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Dr. Scott Sandeman

Dr. Scott Sandeman

Q: As soon as the rain stops it seems we can't go in the backyard because of the gnats. My dog doesn’t seem to be bothered by them too much but I don’t see how that is possible- they drive us crazy. Should I put a mosquito repellant on him? Vanilla? Anything? Can he get heart worm disease from them? Thanks!

A: It seems to be a cruel joke that as soon as the weather turns suitable to outdoor activities, the bugs step in to keep us from enjoying it!

Gnats are more irritating than dangerous although they can kill chickens and have been implicated in the deaths of other animals. In most situations involving people or pets, they are fortunately just a first class nuisance. Our dogs in fact don’t always seem to be bothered by them as their coats provide some protection from the painful bites we experience. Hairless areas along the nose and belly of some dogs however, would be available for bites and there is no question some dogs would be at risk at a minimum of extreme irritation from the swarming. Permethrin containing products are approved for dogs as mosquito repellants but their efficacy against buffalo gnats isn’t known and not likely to be effective. Human products containing DEET aren’t recommended for pets. The products we use on ourselves and children to repel gnats that seem to work much better haven’t been approved for pets. While they may be safe and effective, don’t use anything on your pet without first discussing its use with your veterinarian. Cats in particular can have issues as they do a great job of grooming and subsequently ingesting anything put on their skin.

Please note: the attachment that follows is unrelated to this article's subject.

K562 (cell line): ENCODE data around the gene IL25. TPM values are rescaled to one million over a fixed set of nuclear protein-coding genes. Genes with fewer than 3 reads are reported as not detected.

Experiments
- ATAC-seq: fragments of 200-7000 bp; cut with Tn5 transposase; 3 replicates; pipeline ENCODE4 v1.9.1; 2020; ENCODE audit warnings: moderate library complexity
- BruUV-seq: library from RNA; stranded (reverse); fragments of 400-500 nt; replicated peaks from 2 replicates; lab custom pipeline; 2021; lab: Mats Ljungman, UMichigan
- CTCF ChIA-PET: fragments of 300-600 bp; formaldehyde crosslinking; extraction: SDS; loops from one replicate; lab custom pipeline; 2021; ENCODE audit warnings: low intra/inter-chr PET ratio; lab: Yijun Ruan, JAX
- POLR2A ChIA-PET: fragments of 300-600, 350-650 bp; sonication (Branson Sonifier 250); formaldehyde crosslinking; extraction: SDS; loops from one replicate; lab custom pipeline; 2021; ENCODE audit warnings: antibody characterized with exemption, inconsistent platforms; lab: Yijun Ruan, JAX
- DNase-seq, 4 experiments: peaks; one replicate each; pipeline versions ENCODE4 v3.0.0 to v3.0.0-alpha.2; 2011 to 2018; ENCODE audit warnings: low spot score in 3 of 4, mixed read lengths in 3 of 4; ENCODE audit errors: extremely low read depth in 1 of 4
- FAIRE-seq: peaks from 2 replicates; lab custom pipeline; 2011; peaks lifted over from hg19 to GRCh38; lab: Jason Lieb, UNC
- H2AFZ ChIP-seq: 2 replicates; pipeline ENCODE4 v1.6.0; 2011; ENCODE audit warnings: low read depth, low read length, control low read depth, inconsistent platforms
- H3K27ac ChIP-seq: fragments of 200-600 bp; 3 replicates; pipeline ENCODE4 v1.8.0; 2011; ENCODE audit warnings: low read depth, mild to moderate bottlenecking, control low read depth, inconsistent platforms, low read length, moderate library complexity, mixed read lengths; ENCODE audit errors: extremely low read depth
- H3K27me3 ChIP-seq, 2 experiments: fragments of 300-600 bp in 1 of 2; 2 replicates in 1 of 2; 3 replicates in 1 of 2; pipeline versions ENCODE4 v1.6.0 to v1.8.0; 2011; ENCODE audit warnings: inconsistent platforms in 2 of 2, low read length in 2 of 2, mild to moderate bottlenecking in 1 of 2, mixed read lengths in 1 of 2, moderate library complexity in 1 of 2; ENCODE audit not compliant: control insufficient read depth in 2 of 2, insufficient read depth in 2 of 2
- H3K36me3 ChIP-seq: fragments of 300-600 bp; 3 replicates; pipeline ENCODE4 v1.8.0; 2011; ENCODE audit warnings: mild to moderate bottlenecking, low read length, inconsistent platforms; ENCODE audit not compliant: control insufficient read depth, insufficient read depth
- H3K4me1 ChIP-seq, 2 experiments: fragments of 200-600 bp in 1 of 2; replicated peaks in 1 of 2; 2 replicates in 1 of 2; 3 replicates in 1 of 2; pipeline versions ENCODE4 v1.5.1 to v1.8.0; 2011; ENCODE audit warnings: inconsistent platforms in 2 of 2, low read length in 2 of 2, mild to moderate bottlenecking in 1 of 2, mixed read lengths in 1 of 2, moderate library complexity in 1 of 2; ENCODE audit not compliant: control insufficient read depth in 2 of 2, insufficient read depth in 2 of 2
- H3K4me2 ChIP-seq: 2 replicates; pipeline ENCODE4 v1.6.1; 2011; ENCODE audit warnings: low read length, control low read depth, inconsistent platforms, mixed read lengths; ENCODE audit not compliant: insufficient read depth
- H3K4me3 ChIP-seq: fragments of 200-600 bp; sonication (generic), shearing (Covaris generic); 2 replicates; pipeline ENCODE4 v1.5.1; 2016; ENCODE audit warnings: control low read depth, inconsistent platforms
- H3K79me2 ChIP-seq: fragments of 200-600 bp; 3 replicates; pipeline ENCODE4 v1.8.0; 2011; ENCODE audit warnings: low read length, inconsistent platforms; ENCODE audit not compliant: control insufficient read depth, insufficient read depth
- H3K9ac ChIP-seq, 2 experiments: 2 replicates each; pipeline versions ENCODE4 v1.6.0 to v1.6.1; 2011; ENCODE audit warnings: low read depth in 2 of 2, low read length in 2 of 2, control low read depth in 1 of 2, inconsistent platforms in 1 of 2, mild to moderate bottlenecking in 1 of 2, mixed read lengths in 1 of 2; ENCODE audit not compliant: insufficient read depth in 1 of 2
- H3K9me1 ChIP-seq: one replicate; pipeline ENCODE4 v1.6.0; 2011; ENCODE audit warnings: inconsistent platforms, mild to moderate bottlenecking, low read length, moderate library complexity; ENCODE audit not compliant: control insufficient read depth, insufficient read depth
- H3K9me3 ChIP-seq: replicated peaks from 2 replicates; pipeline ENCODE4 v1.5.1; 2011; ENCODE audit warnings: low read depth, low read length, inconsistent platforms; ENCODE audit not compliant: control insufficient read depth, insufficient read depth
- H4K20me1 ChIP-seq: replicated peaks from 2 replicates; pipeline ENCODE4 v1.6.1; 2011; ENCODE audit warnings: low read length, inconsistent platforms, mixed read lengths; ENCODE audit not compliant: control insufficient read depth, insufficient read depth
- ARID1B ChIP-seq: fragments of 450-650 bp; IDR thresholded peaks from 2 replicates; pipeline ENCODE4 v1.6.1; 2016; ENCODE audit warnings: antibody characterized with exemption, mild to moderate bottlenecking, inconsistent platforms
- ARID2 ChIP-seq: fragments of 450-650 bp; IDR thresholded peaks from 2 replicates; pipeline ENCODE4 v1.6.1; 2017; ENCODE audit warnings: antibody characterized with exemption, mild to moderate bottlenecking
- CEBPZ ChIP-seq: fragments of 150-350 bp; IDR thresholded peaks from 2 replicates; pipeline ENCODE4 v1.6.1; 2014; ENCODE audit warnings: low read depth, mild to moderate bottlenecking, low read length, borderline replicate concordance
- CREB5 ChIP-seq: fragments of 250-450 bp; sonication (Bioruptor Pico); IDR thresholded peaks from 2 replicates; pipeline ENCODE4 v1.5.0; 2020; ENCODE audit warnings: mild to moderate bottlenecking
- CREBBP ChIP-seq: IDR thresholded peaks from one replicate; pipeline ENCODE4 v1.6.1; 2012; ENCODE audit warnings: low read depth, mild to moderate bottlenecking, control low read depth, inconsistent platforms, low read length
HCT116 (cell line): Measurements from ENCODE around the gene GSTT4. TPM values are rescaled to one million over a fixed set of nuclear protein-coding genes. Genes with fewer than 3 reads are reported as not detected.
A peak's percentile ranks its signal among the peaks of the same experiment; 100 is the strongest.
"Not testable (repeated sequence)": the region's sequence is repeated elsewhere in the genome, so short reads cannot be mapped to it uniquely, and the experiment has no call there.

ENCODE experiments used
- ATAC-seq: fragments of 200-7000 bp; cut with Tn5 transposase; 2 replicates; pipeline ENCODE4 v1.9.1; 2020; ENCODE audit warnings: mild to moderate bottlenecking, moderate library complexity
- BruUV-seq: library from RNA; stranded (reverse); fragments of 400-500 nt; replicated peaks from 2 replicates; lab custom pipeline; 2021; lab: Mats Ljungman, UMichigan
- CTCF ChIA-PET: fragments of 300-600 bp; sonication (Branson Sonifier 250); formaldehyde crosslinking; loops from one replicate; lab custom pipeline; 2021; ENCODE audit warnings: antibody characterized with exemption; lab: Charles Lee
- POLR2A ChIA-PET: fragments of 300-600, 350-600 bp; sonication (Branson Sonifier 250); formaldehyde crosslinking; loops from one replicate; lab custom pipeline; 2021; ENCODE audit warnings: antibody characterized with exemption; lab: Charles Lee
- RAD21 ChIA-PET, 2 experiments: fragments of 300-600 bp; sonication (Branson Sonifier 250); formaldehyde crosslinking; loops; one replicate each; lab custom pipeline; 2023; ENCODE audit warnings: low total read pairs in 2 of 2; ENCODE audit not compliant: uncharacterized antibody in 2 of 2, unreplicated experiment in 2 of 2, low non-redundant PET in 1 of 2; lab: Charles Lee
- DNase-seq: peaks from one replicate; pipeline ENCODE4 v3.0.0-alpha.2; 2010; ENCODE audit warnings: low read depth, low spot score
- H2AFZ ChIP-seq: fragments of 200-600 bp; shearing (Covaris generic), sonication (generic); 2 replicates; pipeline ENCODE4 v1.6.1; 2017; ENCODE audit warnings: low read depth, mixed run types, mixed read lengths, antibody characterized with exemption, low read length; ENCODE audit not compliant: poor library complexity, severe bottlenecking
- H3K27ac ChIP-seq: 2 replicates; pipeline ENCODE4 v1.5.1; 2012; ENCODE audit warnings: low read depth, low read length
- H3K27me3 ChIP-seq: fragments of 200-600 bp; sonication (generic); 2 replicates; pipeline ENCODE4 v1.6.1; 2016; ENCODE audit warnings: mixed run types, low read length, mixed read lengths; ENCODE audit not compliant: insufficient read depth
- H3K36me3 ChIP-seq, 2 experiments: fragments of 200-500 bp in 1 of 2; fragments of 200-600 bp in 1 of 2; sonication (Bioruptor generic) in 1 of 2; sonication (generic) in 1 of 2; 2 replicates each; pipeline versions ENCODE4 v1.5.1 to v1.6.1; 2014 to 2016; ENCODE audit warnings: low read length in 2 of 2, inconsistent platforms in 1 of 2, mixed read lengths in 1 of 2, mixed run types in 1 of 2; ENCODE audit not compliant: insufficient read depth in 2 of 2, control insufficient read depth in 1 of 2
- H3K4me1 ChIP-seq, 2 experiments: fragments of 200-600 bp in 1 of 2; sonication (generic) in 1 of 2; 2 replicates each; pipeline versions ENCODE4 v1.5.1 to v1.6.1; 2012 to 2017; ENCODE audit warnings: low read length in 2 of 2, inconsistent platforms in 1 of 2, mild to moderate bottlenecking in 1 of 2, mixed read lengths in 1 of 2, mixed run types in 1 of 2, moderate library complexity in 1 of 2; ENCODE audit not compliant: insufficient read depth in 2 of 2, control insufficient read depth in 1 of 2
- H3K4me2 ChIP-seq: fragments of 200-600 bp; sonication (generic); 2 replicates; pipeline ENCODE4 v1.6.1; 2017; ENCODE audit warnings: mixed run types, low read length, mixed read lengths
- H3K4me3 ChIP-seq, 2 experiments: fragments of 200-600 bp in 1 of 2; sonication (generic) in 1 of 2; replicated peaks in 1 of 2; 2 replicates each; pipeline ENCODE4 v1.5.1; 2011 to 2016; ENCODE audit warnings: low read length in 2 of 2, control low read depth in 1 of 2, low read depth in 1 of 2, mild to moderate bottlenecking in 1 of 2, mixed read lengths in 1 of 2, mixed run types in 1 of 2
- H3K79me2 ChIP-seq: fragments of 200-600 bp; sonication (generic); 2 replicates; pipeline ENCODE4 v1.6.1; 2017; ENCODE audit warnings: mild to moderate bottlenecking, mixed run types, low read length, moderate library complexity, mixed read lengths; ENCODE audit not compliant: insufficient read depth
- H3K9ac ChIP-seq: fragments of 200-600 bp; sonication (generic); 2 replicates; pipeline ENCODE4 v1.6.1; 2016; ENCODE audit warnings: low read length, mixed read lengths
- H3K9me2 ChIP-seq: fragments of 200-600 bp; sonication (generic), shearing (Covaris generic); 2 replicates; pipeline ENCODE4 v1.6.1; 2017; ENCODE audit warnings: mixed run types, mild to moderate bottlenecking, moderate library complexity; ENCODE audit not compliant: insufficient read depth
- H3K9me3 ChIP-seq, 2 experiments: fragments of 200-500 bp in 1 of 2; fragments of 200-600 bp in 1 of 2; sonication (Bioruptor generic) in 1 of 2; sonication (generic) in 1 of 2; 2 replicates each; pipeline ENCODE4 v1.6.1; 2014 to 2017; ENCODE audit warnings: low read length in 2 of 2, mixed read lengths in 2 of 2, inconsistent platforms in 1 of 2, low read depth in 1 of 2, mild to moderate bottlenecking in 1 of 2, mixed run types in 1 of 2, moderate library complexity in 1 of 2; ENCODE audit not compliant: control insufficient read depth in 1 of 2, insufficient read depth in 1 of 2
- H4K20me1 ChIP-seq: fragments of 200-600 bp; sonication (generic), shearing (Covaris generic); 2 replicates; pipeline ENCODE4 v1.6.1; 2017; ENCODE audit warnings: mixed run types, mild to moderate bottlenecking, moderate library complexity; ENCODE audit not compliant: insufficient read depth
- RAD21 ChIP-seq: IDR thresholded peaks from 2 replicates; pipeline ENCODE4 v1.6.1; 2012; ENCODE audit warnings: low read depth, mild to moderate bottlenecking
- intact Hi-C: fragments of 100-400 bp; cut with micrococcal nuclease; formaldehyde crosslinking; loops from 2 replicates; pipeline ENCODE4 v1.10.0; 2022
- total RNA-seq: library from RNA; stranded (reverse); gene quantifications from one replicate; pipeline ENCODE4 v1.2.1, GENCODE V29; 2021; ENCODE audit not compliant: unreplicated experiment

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We don’t know of any disease gnats carry to dogs but if your pet is exposed to gnats, mosquitoes are probably lurking nearby and they are the only carrier of heartworm disease. Even though we may be unsuccessful in fully repelling gnats or mosquitos, heartworm disease is completely eliminated by giving heartworm preventative as directed.

Make sure any pain or allergic swellings that your pet may have from encounters with gnats, bees or other insects is addressed. Rarely, allergic reactions can occur that may be life threatening-keep diphenhydramine  handy along with your veterinarian's phone number.

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Questions? Send them to Dr. Sandeman, Home & Garden, Quad-City Times, 500 E. 3rd St., Davenport, IA 52801. Or, email to papertrained@ mchsi.com. Dr. Sandeman cannot answer letters or email personally, but questions of general interest will be answered in this column.

 

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